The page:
Vernet, Carle (1758-1836) by Scholes, Robert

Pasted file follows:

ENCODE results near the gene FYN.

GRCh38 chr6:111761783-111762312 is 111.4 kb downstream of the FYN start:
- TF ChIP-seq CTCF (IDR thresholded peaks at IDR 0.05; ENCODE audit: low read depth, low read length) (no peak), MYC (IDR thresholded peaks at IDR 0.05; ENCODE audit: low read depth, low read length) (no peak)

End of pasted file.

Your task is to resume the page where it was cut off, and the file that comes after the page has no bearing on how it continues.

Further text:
Carle Vernet (1758 – 1836) Vernet received a conventional artistic education from his father, Claude-Joseph Vernet, a very successful history and genre painter. In 1782 he won the highly coveted Prix de Rome, and in 1808 Napoleon awarded him the Legion of Honor for one of his battle scenes. Although his sister was guillotined for concealing letters to members of the aristocracy, Vernet’s work does not reflect tragedy. Instead, he concentrated much of his efforts on creating acute observations of daily life. This is especially true of his work after 1816, when he produced engravings of street vendors, horse markets, and dandies. Today Vernet is recognized more for his witty, satirical engravings than for his paintings. He is also frequently thought of in association with his son Horace, whose painting talents he fostered and who became even more famous than his father. And, for those modernist scholars who are interested in Sherlock Holmes, it is important to know that Homes himself says, at the beginning of explaining his facility for deduction, It is not clear which Vernet is involved here, Carle or his father, but the connection to the fictional Holmes is definite. The Greek Interpreter, my turn that way is in my veins, and may have come with my grandmother, who was the sister of Vernet, the French artist. Art in the blood is liable to take the strangest forms.

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